Paradoxically, in this view, an actor incorporates an element of their environment (or their past), seeing patterns of patterns.

Engaging with tension is a view from the depths; which sees patterns of waves, as the result of deeper potential differentiations. From this perspective, design is oriented toward ‘conservation’ (of potential).

Paradoxically, in this view, design is achieved when an actor lets go of an element of their future (which is no longer necessary).

In this, I am differentiating between an approach based on conversation, and an approach based on tension.

For our design of design, an approach based on conversation would assess these two approaches, and seek to understand a manner in which they might co-operate.  For instance, tension here is a resource for conversation from which new order might emerge. (Order from noise).  Meanwhile, conversation (including articulation) is a means through which we surface tension.

An approach based on tension asks if we need to ‘choose’.  This draws us into ‘experience’, our true source of magic; a magic available before we ‘identify’ with one actuality or another. Here we experience ‘tension’, and ask ‘What is really at stake?’ Another way or saying this is that we become attune with ‘what matters’.  Which relationships are we striving to maintain, and might they take new form?

So, the distinction between conversation, and tension, matters to me, because they surface alternative subconscious associations.  Conversation may facilitate experience.  Tension is directly experienced.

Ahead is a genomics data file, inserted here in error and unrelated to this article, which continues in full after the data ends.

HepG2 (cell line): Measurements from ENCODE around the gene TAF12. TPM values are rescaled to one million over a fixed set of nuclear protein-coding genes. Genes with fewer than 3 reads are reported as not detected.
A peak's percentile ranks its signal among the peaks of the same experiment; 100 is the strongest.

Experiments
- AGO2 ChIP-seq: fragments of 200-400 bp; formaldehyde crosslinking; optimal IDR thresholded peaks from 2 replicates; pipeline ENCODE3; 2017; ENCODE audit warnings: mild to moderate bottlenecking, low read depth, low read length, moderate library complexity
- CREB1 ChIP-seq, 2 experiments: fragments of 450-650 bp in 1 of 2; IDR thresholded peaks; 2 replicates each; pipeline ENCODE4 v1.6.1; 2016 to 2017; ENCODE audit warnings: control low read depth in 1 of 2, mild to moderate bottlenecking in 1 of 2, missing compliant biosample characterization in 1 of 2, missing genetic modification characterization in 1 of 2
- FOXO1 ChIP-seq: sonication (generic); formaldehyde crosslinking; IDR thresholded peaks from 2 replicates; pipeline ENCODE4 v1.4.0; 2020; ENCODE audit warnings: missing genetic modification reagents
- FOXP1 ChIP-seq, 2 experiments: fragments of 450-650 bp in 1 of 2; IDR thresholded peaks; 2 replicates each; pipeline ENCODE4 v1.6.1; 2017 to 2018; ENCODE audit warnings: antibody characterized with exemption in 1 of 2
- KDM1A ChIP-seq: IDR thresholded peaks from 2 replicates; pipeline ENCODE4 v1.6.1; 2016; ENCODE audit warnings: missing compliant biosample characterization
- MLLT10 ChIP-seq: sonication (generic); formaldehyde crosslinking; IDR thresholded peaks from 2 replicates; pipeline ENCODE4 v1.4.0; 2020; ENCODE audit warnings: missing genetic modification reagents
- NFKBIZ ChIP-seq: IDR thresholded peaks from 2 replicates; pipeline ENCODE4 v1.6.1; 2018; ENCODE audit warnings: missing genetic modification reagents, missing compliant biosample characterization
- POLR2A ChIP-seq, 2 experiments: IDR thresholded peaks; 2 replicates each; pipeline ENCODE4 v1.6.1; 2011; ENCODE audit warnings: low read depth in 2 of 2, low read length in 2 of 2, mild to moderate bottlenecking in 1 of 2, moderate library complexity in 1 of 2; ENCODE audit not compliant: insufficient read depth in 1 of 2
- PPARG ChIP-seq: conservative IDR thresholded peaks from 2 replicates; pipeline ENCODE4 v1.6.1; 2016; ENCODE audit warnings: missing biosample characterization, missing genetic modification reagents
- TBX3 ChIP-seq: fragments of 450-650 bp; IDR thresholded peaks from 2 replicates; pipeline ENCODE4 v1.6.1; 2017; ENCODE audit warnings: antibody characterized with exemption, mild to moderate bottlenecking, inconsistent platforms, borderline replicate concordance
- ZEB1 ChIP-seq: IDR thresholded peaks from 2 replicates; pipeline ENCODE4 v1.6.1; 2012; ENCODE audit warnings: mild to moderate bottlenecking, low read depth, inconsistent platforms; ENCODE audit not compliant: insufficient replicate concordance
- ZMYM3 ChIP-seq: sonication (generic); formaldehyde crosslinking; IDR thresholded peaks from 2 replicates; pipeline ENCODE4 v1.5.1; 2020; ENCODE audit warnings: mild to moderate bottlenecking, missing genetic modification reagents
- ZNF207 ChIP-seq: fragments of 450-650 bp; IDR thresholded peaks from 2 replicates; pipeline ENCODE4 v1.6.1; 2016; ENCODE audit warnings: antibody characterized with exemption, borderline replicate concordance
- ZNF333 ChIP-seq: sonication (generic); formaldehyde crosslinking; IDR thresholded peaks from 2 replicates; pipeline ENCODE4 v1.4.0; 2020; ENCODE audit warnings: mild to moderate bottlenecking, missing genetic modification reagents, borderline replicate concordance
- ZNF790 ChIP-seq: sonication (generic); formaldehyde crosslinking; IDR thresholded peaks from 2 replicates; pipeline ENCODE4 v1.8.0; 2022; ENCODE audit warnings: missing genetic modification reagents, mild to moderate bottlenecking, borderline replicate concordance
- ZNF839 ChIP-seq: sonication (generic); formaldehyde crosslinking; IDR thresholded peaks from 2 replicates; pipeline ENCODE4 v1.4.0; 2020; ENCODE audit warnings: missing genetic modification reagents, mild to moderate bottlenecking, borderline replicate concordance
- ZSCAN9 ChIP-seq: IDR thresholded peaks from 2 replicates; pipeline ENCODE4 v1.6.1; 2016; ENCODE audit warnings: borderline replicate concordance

Design, as driven by the modern economy, is heavily oriented toward novelty, production, problem solving, and activity.  Forwardness, creativity, progress, new technologies.  Here we mix elements in novel ways. This is not to say that this is the intention of design as articulated by Dubberly and Pangaro.  In fact, to the contrary, they state that “novelty is not the primary goal of design.”  In fact, they argue, that it is rather an opportunity to ‘discover new goals and opportunities, and to co-construct shared frames’.

In this sense, placing ‘tension’ at the center of design creates a semantic shift. Perhaps, because it is more explicitly directed toward the subconscious impulse; as with the distinction between ‘discover’ and ‘surface’, ‘co-construct’, and ‘co-articulate’.

What is the stability against which Dubberly and Pangaro, differentiate ‘conversation’, while others differentiate ‘tension’.  Surely ‘there’, or ‘here’ is some source of truth; which we aim to distinguish.

As a society, going through large scale transition, toward a less intensive and production oriented manner of living, we ask, ‘how do our choices increase our demand for specialization?’ And ‘are we specializing without creating the capacity for conversation?’ What engines can we turn off, that is driving worlds apart?  What is no longer necessary?

The offering of Dubberly and Pangaro is not missed:  Let all articulations articulate their source.  Here I am suggesting that

If conversations, then perspectives.  If perspectives, then decoherence.  If decoherence, then tensions. If tensions, then potential balance.  If balance, then conversations.

In the cybernetic language.  A distinction is the condition of an eigenform, and an eigenform the condition for distinction.

As we strive to articulate the subject, name the nameless, we remember,

“There is no one self. There are no 10 selves. There is no Self. There are only positions of equilibrium, one among thousands, continually possible, and always ready.” Andre Michaux

“Act always so as to increase the number of choices.” -HVF

In a later post, I will discuss tension mapping as an approach to design and conversation.